Architecture after Coronavirus

Is the open-plan office dead? Can skyscrapers survive? Will our phones control everything from the lights to ordering coffee?

With each of us now living in socially distanced self-isolation, with shops shuttered, offices abandoned and urban centres reduced to ghost towns, it’s hard not to wonder what kind of lasting impact Covid-19 will have on our cities. Will homes need to adapt to better accommodate work? Will pavements widen so we can keep our distance? Will we no longer want to live so densely packed together, working in open-plan offices and cramming into lifts? Will the beloved British pastime of queuing ever be the same again?

“This is the best time ever to think of a walkable city,” says Wouter Vanstiphout, professor of design as politics at Delft University of Technology in the Netherlands. “Could coronavirus be a catalyst for decentralisation? We have these enormous hospitals and people living on top of each other, but still having to travel long distances across the city to get to them. The pandemic suggests we should distribute smaller units such as hospitals and schools across more of the urban tissue and strengthen local centres.”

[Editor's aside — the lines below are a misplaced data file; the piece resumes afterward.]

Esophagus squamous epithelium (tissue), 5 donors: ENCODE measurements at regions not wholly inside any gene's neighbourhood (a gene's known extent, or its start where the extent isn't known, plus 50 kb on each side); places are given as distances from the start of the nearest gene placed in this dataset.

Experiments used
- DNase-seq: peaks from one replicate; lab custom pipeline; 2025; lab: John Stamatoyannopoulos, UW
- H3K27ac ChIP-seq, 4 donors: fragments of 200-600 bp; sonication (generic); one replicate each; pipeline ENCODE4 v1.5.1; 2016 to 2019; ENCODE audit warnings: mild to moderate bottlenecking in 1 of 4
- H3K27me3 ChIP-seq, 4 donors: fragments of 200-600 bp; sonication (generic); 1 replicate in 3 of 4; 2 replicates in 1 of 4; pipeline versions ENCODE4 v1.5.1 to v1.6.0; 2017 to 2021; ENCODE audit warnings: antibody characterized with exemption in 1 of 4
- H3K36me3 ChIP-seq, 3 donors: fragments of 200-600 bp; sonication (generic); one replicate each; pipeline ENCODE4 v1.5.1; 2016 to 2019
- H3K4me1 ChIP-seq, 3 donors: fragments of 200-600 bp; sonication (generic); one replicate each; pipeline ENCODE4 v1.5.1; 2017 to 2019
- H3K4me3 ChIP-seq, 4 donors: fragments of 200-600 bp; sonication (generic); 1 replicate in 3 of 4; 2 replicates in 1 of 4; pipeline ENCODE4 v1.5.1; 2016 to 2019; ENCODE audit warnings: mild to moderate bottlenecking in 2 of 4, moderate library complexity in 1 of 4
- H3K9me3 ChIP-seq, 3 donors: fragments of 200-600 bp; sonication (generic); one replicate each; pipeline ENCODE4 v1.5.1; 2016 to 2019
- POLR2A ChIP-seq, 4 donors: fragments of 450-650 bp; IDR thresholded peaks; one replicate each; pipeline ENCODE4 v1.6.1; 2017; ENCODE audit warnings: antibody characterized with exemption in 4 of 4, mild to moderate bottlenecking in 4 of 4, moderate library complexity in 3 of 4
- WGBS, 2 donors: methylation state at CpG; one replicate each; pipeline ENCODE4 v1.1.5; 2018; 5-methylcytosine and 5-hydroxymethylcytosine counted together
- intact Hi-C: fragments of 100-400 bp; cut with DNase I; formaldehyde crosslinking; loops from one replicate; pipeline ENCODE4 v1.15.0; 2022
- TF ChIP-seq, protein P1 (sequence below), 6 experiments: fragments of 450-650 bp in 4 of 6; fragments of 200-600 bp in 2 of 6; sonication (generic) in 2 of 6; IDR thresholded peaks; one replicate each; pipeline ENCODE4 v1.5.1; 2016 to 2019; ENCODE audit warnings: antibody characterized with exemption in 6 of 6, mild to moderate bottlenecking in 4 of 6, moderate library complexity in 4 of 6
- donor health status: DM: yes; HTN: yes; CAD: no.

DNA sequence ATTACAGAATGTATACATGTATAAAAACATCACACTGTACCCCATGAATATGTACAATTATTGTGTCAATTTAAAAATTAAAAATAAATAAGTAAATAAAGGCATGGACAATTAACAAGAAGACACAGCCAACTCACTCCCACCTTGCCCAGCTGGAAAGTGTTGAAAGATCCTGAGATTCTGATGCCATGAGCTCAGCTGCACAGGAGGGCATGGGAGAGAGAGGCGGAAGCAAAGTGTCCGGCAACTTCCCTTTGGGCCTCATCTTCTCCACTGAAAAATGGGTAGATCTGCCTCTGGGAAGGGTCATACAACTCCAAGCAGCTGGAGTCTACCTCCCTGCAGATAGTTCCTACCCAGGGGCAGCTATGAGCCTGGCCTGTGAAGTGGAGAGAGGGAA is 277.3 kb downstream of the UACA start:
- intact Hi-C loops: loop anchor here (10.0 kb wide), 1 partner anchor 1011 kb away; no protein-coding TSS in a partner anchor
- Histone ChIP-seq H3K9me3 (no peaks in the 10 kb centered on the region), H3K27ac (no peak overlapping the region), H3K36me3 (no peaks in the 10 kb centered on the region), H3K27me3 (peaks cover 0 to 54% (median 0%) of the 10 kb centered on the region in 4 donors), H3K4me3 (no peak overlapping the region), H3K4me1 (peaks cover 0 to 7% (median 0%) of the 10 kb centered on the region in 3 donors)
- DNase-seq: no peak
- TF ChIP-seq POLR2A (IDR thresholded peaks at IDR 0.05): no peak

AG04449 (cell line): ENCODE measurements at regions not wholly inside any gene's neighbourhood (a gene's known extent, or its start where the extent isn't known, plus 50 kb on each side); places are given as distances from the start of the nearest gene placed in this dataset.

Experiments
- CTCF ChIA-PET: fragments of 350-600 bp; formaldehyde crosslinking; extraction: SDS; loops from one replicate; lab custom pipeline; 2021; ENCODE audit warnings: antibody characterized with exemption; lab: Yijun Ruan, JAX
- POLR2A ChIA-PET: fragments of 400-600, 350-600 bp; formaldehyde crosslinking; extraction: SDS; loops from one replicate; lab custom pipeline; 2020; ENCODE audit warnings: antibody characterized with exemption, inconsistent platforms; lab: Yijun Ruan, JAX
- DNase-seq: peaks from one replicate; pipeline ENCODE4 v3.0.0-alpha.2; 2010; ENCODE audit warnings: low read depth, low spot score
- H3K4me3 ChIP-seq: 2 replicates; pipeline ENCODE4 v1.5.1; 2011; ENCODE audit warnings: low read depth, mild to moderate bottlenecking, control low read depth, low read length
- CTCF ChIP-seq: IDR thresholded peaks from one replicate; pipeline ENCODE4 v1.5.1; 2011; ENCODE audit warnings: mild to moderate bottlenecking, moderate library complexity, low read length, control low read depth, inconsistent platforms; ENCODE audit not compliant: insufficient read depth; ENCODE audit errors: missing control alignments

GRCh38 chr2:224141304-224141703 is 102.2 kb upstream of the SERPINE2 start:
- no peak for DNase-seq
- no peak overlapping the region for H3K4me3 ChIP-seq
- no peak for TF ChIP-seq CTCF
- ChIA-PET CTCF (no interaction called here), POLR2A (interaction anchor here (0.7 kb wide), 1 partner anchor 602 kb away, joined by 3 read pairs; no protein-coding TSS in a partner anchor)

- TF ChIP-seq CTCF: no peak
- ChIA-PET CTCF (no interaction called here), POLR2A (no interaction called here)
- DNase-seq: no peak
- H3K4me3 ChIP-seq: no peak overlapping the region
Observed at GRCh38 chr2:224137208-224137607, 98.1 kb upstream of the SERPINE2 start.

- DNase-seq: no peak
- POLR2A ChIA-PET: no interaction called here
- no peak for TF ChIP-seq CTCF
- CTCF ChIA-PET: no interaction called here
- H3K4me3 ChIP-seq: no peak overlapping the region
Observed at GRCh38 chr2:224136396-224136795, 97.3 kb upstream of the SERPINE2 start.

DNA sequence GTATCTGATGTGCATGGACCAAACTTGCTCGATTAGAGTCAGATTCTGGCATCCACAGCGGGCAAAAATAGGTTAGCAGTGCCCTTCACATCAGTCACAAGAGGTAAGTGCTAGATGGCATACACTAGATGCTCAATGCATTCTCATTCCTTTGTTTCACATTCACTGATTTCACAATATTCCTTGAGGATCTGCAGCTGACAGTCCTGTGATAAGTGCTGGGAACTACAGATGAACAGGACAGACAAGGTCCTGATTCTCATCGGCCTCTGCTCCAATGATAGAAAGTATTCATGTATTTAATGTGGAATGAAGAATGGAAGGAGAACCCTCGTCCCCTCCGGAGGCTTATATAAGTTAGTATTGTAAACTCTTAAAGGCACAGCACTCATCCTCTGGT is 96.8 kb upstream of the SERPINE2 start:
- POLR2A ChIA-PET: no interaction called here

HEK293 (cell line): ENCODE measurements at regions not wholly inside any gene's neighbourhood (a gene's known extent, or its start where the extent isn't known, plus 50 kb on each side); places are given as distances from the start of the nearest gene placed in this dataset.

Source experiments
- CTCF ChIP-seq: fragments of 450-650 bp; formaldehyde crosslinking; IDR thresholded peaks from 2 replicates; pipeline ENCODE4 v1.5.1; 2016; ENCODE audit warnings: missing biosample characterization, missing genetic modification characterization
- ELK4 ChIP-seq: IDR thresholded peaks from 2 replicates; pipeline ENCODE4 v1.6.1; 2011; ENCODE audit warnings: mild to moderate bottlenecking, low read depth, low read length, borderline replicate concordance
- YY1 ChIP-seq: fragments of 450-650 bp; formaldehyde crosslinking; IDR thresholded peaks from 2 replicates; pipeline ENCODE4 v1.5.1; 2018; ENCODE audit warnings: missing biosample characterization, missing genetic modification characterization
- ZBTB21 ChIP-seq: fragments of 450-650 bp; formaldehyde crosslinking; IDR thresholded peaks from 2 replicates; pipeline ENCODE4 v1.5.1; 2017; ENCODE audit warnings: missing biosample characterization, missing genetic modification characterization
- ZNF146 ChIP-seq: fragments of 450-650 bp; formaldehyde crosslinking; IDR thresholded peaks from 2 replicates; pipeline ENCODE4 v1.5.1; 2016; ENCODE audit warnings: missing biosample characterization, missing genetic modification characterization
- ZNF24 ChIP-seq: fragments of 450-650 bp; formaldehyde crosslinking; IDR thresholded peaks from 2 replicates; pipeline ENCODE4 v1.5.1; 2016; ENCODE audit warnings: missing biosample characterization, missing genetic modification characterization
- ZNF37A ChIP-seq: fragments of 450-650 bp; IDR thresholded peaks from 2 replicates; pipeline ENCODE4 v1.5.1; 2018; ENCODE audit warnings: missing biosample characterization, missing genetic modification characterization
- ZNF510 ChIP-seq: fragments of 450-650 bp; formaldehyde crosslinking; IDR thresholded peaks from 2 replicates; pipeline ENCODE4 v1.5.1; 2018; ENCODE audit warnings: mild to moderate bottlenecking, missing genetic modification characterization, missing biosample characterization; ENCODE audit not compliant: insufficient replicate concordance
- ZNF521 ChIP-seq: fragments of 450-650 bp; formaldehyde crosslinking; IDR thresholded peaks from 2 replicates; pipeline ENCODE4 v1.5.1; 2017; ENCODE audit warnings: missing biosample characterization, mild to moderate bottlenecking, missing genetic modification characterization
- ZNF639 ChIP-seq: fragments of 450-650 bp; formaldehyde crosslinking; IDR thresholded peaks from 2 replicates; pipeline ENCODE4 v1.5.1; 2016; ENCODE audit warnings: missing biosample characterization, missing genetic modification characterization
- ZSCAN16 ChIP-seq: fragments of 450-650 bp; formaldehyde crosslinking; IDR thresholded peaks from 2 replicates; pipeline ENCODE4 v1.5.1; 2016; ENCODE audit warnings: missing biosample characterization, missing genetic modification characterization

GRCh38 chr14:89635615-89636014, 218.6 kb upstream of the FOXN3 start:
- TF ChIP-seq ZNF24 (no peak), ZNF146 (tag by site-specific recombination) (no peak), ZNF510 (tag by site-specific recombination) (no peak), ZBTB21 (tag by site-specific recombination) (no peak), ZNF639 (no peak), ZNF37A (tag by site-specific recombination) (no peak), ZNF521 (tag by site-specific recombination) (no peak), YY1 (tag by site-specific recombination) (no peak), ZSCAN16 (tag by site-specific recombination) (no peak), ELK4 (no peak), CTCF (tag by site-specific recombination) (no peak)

With travel limited, the local high street has come into its own: corner shops and bodegas are generally proving much better stocked than supermarkets. The pandemic has also made visible other changes that have been happening under our noses. Vanstiphout says his friends who live in central Amsterdam have had a rude awakening. “Now that tourism has stopped and the Airbnbs are empty,” he says, “they have discovered they have no neighbours. There is no neighbourhood. There is no city. If you subtract the tourists, there is nothing.”

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